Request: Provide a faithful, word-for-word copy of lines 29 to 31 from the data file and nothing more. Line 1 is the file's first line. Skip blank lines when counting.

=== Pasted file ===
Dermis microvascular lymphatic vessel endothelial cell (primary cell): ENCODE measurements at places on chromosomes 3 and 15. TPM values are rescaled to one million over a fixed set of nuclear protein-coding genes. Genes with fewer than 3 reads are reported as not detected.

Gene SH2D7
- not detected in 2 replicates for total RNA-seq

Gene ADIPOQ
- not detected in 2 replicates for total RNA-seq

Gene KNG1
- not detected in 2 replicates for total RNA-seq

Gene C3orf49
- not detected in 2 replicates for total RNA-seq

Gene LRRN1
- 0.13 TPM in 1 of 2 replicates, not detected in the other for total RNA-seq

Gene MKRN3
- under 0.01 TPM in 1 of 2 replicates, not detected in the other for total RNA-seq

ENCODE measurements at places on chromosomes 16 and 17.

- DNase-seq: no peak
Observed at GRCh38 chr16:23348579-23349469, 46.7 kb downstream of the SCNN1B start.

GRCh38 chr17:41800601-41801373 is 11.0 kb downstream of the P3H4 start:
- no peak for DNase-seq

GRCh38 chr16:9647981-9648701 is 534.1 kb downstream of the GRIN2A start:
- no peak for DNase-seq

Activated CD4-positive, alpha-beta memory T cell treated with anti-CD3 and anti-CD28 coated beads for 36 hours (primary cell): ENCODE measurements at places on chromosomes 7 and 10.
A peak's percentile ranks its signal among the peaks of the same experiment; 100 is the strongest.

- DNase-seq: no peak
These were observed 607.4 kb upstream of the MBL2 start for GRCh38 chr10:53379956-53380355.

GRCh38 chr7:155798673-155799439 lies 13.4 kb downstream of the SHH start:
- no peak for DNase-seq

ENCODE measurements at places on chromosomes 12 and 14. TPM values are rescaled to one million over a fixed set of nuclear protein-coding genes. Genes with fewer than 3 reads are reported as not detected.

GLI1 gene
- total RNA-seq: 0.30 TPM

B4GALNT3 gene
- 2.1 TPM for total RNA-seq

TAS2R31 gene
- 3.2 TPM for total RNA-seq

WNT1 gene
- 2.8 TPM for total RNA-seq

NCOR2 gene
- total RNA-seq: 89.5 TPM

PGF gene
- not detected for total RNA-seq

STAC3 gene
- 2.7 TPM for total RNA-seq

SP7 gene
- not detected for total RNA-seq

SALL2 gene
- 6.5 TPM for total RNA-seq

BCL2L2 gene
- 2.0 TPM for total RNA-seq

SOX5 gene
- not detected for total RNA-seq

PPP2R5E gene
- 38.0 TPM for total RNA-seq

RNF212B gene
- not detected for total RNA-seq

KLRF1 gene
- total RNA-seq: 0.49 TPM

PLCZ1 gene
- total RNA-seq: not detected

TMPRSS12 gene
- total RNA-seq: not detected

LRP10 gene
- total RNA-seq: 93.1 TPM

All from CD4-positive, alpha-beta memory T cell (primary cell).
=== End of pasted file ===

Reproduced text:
- total RNA-seq: 0.30 TPM

B4GALNT3 gene
- 2.1 TPM for total RNA-seq